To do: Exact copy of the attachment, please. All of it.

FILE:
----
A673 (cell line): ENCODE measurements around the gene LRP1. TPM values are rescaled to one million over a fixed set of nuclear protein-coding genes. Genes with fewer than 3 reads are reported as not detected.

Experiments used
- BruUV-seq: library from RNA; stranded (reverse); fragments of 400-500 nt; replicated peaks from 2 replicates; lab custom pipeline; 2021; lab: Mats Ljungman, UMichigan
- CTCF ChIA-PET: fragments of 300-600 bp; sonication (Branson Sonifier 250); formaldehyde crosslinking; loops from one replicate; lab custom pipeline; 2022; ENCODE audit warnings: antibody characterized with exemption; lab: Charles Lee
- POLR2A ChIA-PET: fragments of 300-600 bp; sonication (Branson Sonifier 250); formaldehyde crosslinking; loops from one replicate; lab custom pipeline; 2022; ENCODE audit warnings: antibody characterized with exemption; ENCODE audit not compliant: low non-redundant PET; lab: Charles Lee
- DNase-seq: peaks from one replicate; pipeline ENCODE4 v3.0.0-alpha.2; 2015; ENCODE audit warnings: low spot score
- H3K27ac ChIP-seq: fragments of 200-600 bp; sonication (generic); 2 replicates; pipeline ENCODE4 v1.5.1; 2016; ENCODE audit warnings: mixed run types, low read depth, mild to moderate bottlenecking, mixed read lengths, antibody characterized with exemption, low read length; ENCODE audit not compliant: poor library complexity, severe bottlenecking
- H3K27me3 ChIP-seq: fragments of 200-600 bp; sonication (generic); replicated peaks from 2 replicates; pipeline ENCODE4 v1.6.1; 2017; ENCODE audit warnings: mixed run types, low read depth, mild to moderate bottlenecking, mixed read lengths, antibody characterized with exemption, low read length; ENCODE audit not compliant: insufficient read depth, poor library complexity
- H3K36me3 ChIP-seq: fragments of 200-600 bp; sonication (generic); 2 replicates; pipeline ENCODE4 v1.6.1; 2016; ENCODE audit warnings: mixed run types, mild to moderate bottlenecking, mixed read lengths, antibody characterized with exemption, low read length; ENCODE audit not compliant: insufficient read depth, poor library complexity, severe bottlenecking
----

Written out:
A673 (cell line): ENCODE measurements around the gene LRP1. TPM values are rescaled to one million over a fixed set of nuclear protein-coding genes. Genes with fewer than 3 reads are reported as not detected.

Experiments used
- BruUV-seq: library from RNA; stranded (reverse); fragments of 400-500 nt; replicated peaks from 2 replicates; lab custom pipeline; 2021; lab: Mats Ljungman, UMichigan
- CTCF ChIA-PET: fragments of 300-600 bp; sonication (Branson Sonifier 250); formaldehyde crosslinking; loops from one replicate; lab custom pipeline; 2022; ENCODE audit warnings: antibody characterized with exemption; lab: Charles Lee
- POLR2A ChIA-PET: fragments of 300-600 bp; sonication (Branson Sonifier 250); formaldehyde crosslinking; loops from one replicate; lab custom pipeline; 2022; ENCODE audit warnings: antibody characterized with exemption; ENCODE audit not compliant: low non-redundant PET; lab: Charles Lee
- DNase-seq: peaks from one replicate; pipeline ENCODE4 v3.0.0-alpha.2; 2015; ENCODE audit warnings: low spot score
- H3K27ac ChIP-seq: fragments of 200-600 bp; sonication (generic); 2 replicates; pipeline ENCODE4 v1.5.1; 2016; ENCODE audit warnings: mixed run types, low read depth, mild to moderate bottlenecking, mixed read lengths, antibody characterized with exemption, low read length; ENCODE audit not compliant: poor library complexity, severe bottlenecking
- H3K27me3 ChIP-seq: fragments of 200-600 bp; sonication (generic); replicated peaks from 2 replicates; pipeline ENCODE4 v1.6.1; 2017; ENCODE audit warnings: mixed run types, low read depth, mild to moderate bottlenecking, mixed read lengths, antibody characterized with exemption, low read length; ENCODE audit not compliant: insufficient read depth, poor library complexity
- H3K36me3 ChIP-seq: fragments of 200-600 bp; sonication (generic); 2 replicates; pipeline ENCODE4 v1.6.1; 2016; ENCODE audit warnings: mixed run types, mild to moderate bottlenecking, mixed read lengths, antibody characterized with exemption, low read length; ENCODE audit not compliant: insufficient read depth, poor library complexity, severe bottlenecking